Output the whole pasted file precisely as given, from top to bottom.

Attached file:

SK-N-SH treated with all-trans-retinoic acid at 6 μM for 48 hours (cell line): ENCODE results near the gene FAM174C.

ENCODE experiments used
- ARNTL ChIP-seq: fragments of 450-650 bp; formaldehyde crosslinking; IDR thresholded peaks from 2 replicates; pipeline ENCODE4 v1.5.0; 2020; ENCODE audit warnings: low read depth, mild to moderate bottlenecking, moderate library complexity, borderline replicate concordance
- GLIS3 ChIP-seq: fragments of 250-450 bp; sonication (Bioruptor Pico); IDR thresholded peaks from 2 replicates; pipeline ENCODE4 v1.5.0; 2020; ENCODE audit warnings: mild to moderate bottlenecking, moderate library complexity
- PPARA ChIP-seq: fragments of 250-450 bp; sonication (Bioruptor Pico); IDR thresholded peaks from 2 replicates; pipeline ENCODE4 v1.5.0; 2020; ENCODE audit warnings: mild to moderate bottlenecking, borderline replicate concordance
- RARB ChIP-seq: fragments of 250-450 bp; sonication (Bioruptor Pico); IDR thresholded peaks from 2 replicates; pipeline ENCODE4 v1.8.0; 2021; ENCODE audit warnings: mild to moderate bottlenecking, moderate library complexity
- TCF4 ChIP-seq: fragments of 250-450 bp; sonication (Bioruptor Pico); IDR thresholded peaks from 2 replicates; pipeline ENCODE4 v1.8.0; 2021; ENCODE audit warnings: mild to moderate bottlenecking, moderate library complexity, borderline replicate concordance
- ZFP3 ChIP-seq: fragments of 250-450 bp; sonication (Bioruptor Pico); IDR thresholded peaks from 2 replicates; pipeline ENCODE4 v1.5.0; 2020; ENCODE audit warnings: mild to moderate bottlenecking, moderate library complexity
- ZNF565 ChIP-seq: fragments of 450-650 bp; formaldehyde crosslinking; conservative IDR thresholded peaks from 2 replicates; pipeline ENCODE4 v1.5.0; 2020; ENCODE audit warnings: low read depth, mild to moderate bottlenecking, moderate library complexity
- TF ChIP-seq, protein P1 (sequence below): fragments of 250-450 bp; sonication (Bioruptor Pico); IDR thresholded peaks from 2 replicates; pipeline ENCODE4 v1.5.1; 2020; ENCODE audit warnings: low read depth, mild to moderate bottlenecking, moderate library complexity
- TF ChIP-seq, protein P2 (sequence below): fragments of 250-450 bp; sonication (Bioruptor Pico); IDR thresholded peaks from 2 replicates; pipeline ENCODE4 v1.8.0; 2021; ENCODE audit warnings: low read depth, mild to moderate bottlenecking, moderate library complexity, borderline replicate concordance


SK-N-SH treated with all-trans-retinoic acid at 6 μM for 48 hours (cell line): ENCODE results near the gene FAM174C.

ENCODE experiments used
- ARNTL ChIP-seq: fragments of 450-650 bp; formaldehyde crosslinking; IDR thresholded peaks from 2 replicates; pipeline ENCODE4 v1.5.0; 2020; ENCODE audit warnings: low read depth, mild to moderate bottlenecking, moderate library complexity, borderline replicate concordance
- GLIS3 ChIP-seq: fragments of 250-450 bp; sonication (Bioruptor Pico); IDR thresholded peaks from 2 replicates; pipeline ENCODE4 v1.5.0; 2020; ENCODE audit warnings: mild to moderate bottlenecking, moderate library complexity
- PPARA ChIP-seq: fragments of 250-450 bp; sonication (Bioruptor Pico); IDR thresholded peaks from 2 replicates; pipeline ENCODE4 v1.5.0; 2020; ENCODE audit warnings: mild to moderate bottlenecking, borderline replicate concordance
- RARB ChIP-seq: fragments of 250-450 bp; sonication (Bioruptor Pico); IDR thresholded peaks from 2 replicates; pipeline ENCODE4 v1.8.0; 2021; ENCODE audit warnings: mild to moderate bottlenecking, moderate library complexity
- TCF4 ChIP-seq: fragments of 250-450 bp; sonication (Bioruptor Pico); IDR thresholded peaks from 2 replicates; pipeline ENCODE4 v1.8.0; 2021; ENCODE audit warnings: mild to moderate bottlenecking, moderate library complexity, borderline replicate concordance
- ZFP3 ChIP-seq: fragments of 250-450 bp; sonication (Bioruptor Pico); IDR thresholded peaks from 2 replicates; pipeline ENCODE4 v1.5.0; 2020; ENCODE audit warnings: mild to moderate bottlenecking, moderate library complexity
- ZNF565 ChIP-seq: fragments of 450-650 bp; formaldehyde crosslinking; conservative IDR thresholded peaks from 2 replicates; pipeline ENCODE4 v1.5.0; 2020; ENCODE audit warnings: low read depth, mild to moderate bottlenecking, moderate library complexity
- TF ChIP-seq, protein P1 (sequence below): fragments of 250-450 bp; sonication (Bioruptor Pico); IDR thresholded peaks from 2 replicates; pipeline ENCODE4 v1.5.1; 2020; ENCODE audit warnings: low read depth, mild to moderate bottlenecking, moderate library complexity
- TF ChIP-seq, protein P2 (sequence below): fragments of 250-450 bp; sonication (Bioruptor Pico); IDR thresholded peaks from 2 replicates; pipeline ENCODE4 v1.8.0; 2021; ENCODE audit warnings: low read depth, mild to moderate bottlenecking, moderate library complexity, borderline replicate concordance